Where does 3D Printers’ innovation go from here? (Authentise Weekly News-In-Review – #125)
Modern 3D printers have come a long way since patents started expiring. Yet, we can rest assured that the end of innovation is not in sight. Many stones still left to turn. Authentise is on the frontline of software that enables production-scale AM. Implementing a more sophisticated brain within 3D printers, capable of acting on the print in different ways, is a very exciting thought and something that Inkbit and others are finally bringing to market. On the hardware side, 3D printers themselves can be improved upon, also by the same design processes that AM is bringing elsewhere. Fewer parts, easier assembly, more efficient, these are all benefits that could lower the machines’ cost and improve usability. Discovering new pathways to innovation is a group effort and it’s always fantastic news when partnerships are born to bring together material sciences, production tech, and software to promising new horizons.
MIT: Inkbit Creates 3D Printers with Eyes, Brains & Vast Capabilities
Inkbit is ready to disrupt in a radical way, with a plan to create volumes of new products via their new multimaterial inkjet 3D printer imbued with a vision system that scans each layer being fabricated and corrects any errors. Not only that, these ‘eyes’ are forward thinking and can actually foresee potential issues with warping—allowing the user to fix any problems and go on to print successfully.
Read more about it on 3DPrint.com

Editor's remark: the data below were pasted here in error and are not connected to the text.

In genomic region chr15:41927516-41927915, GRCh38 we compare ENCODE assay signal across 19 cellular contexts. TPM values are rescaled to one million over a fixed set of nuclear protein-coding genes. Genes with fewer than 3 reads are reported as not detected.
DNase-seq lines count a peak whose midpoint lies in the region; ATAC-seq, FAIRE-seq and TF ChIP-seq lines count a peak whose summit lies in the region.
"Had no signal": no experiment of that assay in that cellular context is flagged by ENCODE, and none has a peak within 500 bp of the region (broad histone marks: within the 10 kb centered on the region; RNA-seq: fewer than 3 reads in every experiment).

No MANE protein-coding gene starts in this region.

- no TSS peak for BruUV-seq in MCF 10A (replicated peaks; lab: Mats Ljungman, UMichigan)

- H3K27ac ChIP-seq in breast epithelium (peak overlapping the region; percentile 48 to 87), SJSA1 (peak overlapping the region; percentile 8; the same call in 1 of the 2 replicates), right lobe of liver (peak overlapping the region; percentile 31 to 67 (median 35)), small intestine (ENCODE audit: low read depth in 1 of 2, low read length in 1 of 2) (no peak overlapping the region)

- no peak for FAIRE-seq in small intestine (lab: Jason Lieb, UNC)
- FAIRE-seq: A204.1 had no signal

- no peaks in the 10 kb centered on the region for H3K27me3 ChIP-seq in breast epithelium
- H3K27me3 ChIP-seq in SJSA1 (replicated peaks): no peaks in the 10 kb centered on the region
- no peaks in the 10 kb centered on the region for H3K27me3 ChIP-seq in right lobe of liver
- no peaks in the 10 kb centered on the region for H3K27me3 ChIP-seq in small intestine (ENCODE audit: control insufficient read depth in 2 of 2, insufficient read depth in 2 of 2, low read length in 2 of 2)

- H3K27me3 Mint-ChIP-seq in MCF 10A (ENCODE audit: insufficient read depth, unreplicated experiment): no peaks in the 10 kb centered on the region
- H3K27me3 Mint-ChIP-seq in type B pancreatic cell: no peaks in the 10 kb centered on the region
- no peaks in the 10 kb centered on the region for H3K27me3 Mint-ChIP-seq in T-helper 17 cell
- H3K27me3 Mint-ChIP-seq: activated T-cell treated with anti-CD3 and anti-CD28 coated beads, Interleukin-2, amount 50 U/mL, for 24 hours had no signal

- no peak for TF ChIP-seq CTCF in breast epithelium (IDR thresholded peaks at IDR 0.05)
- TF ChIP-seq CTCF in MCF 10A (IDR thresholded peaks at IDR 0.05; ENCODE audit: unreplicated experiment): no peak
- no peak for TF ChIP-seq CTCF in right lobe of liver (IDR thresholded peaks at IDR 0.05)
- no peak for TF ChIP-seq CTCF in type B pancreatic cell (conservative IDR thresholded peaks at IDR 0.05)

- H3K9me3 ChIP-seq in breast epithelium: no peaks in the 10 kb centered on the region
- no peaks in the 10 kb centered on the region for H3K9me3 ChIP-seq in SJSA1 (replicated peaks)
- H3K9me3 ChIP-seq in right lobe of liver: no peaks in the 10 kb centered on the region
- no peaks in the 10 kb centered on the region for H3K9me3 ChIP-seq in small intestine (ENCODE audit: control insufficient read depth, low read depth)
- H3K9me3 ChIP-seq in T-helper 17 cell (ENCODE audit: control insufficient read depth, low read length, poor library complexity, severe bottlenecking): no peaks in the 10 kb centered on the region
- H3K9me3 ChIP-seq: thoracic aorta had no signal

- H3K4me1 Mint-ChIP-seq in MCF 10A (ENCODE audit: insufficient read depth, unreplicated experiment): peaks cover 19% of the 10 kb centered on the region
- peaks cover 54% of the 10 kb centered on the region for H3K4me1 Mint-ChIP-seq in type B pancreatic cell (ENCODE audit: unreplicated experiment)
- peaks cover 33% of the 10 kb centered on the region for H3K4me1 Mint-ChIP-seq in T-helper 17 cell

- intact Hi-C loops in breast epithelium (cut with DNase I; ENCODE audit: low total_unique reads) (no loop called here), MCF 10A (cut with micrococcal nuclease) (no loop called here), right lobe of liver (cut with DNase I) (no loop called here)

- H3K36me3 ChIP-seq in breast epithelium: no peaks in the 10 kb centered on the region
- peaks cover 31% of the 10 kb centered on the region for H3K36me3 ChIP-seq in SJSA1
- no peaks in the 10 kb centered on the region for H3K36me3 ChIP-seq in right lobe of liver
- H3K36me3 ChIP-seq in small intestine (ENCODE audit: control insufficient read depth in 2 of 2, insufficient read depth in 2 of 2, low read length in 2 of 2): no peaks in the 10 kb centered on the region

HP’s new 3D printer has 3D-printed parts
[HP] has unveiled its HP Jet Fusion 5200 Series 3D printer, which it said will deliver high-quality parts at industrial levels of efficiency and accuracy. Some of the components of the printer are themselves 3D-printed, such as the part below, which uses vibration to fluidise powder: 3D printing allowed it to be redesigned to reduce the assembly from 30 parts to just 6.
Read the full article at ZDNet.
The Power Of Partnership In 3D Printing: Impossible Objects And BASF
Disruptive digital-industrial technologies break down traditional barriers; new partnerships and collaborations are the fastest way to exploit their full potential. The partnership between 3D Printing startup Impossible Objects and chemical giant BASF, announced last month at the RAPID + TCT additive manufacturing conference, is a case in point. […] The combination of Impossible Objects’ new technology and BASF’s new PA6 allows a broader range of production possibilities, especially in the automotive and industrial sectors, with higher speed and throughput, at more affordable prices—an important step to help 3D printing achieve greater scale.
Read the rest at Forbes.
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